Okay ive been going over this and I just dont see where the 2 in the return comes from. I think the return is where im hung up. In the multiply( [2, 3, 4,], 2) example I gave everything makes sense until it returns 6.

It’s the `arr[n - 1]` bit. In that case n - 1 is 0, so it evaluates to the 0-th index of arr, which is 2.

1 Like

OH MY GOD… … Thank you!

thanks so much! this really helped me understand the problem

``````function multiply(arr, n) {
if (n <= 0) {
return 1;
} else {
return multiply(arr, n - 1) * arr[n - 1];
}
}
console.log(multiply([2, 3, 4], 2))

/* n = 2;
if statement n is not <= 0;
else statement broken down n - 1 * [n - 1] or 2 - 1 * [2 - 1] or 1 * 3 = 3;
if statement 3 is not <=0;
else statment n - 1 * [n - 1] or 3 - 1 * [3 - 1] or 2 * 3 = 6;
Does this make sense and look correct? also, if so, why does it stop executing when it returns 6?*/
``````

This is not quite correct. The else statement in the code is:

``````return multiply(arr, n - 1) * arr[n - 1];
``````

What you have written does not look like the else statement. You need to replace `n` and `arr` with their actual values in the actual else statement.

Im confused [n - 1] is 2 - 1 = 1 and 1 is the [1] index position in the array [2, 3, 4] which is 3 correct?

Yes, when the function is called passing `2` in for the second arg then inside the function `n - 1` will equal `1` and thus `arr[n-1]` will be `arr[2-1]` which will be `arr[1]` which is the value `3` in this case. So you know that the part of the `return` statement after the multiplication sign is `3`:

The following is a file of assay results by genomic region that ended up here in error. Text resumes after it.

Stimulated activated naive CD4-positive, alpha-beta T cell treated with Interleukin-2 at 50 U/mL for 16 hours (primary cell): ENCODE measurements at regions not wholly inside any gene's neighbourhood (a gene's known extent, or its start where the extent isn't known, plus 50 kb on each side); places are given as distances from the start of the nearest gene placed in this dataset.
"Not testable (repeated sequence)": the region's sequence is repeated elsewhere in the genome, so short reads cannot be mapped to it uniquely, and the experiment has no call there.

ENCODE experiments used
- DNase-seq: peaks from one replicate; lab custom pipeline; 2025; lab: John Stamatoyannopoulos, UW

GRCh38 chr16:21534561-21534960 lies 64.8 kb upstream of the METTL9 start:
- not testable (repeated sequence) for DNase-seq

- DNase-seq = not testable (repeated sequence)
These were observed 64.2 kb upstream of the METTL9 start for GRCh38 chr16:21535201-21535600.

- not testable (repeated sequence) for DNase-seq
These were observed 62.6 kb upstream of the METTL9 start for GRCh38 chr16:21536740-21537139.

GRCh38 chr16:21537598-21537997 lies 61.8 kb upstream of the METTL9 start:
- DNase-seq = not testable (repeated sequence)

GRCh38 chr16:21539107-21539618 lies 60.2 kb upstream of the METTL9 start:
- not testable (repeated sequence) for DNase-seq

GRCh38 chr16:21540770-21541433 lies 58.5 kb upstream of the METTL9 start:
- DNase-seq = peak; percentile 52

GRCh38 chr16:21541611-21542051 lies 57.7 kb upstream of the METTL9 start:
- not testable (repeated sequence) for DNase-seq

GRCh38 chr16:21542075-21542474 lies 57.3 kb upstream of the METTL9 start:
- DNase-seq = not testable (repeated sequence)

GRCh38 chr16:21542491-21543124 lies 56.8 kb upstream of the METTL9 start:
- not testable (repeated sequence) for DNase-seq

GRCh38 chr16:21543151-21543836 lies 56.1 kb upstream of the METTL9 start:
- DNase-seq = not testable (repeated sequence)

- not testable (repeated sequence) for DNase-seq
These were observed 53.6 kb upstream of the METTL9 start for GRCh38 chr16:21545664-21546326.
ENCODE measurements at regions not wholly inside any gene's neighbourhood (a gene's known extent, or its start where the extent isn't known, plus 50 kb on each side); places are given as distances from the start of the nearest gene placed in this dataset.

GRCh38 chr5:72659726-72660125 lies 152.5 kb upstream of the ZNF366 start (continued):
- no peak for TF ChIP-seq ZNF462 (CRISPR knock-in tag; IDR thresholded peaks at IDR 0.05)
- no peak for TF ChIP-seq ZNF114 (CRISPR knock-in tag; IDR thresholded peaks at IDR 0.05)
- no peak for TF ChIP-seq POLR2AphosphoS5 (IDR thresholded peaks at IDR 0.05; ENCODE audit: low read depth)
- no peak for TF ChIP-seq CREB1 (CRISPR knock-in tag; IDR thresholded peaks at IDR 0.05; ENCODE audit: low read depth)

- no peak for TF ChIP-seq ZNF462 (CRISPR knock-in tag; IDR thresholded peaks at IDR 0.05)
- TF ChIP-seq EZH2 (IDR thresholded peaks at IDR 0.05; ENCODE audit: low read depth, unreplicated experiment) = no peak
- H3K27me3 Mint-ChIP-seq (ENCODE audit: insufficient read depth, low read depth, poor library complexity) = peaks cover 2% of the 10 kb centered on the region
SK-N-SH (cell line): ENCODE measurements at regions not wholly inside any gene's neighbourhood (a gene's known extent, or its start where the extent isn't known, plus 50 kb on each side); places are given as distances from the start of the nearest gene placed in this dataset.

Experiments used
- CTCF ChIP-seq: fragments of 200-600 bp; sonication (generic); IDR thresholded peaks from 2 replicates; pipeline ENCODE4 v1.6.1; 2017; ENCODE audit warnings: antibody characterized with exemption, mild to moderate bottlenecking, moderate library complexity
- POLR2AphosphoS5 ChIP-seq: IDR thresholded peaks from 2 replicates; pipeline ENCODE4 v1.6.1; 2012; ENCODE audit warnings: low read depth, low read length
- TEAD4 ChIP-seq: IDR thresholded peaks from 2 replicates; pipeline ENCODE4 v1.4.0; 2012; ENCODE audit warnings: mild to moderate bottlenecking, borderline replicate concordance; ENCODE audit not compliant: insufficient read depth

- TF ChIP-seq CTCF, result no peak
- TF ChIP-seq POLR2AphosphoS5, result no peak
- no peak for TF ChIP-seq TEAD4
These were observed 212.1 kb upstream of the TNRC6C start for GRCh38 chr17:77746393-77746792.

``````return multiply(arr, n - 1) * 3;
``````

Now explain the part on the left.

else statement broken down multiply(arr, n - 1) * arr[n - 1] or multiply([2, 3, 4], 2 - 1) * arr[2 - 1] or multiply([2, 3, 4], 1) * arr[1] = 3;

How did you get that this equals `3`? Especially since you know that it really equals `6`.

And you really haven’t explained the left side yet. We already established that this breaks down to:

``````return multiply(arr, n - 1) * 3;
``````

Explain to me exactly what `multiply(arr, n - 1)` is doing. I would start by replacing the variables with their values.

I got 3 because index position 1 in the array is 3 and n which is 1 * 3 = 3.
I think I am very confused on what multiply(arr, n - 1) is doing now. I thought it was just multiply([2, 3, 4], 1)?

That’s perfect. And what does that give you? And do you understand why?